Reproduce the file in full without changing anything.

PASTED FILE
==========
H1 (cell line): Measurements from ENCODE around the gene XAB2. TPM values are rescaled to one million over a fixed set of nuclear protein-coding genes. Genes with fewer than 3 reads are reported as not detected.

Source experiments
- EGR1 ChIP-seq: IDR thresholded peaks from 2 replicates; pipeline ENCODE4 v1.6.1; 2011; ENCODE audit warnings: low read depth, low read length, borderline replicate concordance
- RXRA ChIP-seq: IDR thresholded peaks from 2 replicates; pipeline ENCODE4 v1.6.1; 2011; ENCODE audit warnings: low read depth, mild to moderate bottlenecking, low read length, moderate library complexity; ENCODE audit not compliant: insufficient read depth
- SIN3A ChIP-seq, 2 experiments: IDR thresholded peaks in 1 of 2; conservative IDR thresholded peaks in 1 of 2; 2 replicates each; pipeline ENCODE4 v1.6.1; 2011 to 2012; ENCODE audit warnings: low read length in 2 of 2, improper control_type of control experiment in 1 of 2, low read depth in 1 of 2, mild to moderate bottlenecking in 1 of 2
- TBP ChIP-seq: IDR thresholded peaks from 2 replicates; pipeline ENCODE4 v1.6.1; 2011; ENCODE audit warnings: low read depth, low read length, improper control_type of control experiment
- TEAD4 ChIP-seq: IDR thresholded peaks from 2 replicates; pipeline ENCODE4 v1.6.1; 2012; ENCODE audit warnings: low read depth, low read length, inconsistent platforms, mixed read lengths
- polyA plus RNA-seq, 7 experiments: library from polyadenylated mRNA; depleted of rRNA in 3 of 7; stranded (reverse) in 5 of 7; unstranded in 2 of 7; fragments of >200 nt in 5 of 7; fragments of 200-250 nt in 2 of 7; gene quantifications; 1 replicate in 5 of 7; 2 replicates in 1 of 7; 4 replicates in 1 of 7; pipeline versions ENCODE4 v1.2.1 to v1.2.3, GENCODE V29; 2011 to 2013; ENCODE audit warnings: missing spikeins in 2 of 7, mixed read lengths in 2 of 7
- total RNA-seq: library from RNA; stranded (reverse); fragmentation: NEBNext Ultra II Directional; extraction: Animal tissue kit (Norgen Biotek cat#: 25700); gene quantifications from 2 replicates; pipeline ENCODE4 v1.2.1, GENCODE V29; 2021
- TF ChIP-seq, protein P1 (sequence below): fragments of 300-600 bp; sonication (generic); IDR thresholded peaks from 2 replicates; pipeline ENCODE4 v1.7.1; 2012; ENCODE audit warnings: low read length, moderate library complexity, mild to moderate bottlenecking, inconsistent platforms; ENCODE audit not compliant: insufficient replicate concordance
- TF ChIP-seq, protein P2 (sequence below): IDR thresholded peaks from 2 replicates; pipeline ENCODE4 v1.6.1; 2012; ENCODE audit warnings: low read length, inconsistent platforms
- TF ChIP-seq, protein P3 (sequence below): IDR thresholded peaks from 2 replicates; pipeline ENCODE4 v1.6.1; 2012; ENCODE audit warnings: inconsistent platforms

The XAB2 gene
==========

H1 (cell line): Measurements from ENCODE around the gene XAB2. TPM values are rescaled to one million over a fixed set of nuclear protein-coding genes. Genes with fewer than 3 reads are reported as not detected.

Source experiments
- EGR1 ChIP-seq: IDR thresholded peaks from 2 replicates; pipeline ENCODE4 v1.6.1; 2011; ENCODE audit warnings: low read depth, low read length, borderline replicate concordance
- RXRA ChIP-seq: IDR thresholded peaks from 2 replicates; pipeline ENCODE4 v1.6.1; 2011; ENCODE audit warnings: low read depth, mild to moderate bottlenecking, low read length, moderate library complexity; ENCODE audit not compliant: insufficient read depth
- SIN3A ChIP-seq, 2 experiments: IDR thresholded peaks in 1 of 2; conservative IDR thresholded peaks in 1 of 2; 2 replicates each; pipeline ENCODE4 v1.6.1; 2011 to 2012; ENCODE audit warnings: low read length in 2 of 2, improper control_type of control experiment in 1 of 2, low read depth in 1 of 2, mild to moderate bottlenecking in 1 of 2
- TBP ChIP-seq: IDR thresholded peaks from 2 replicates; pipeline ENCODE4 v1.6.1; 2011; ENCODE audit warnings: low read depth, low read length, improper control_type of control experiment
- TEAD4 ChIP-seq: IDR thresholded peaks from 2 replicates; pipeline ENCODE4 v1.6.1; 2012; ENCODE audit warnings: low read depth, low read length, inconsistent platforms, mixed read lengths
- polyA plus RNA-seq, 7 experiments: library from polyadenylated mRNA; depleted of rRNA in 3 of 7; stranded (reverse) in 5 of 7; unstranded in 2 of 7; fragments of >200 nt in 5 of 7; fragments of 200-250 nt in 2 of 7; gene quantifications; 1 replicate in 5 of 7; 2 replicates in 1 of 7; 4 replicates in 1 of 7; pipeline versions ENCODE4 v1.2.1 to v1.2.3, GENCODE V29; 2011 to 2013; ENCODE audit warnings: missing spikeins in 2 of 7, mixed read lengths in 2 of 7
- total RNA-seq: library from RNA; stranded (reverse); fragmentation: NEBNext Ultra II Directional; extraction: Animal tissue kit (Norgen Biotek cat#: 25700); gene quantifications from 2 replicates; pipeline ENCODE4 v1.2.1, GENCODE V29; 2021
- TF ChIP-seq, protein P1 (sequence below): fragments of 300-600 bp; sonication (generic); IDR thresholded peaks from 2 replicates; pipeline ENCODE4 v1.7.1; 2012; ENCODE audit warnings: low read length, moderate library complexity, mild to moderate bottlenecking, inconsistent platforms; ENCODE audit not compliant: insufficient replicate concordance
- TF ChIP-seq, protein P2 (sequence below): IDR thresholded peaks from 2 replicates; pipeline ENCODE4 v1.6.1; 2012; ENCODE audit warnings: low read length, inconsistent platforms
- TF ChIP-seq, protein P3 (sequence below): IDR thresholded peaks from 2 replicates; pipeline ENCODE4 v1.6.1; 2012; ENCODE audit warnings: inconsistent platforms

The XAB2 gene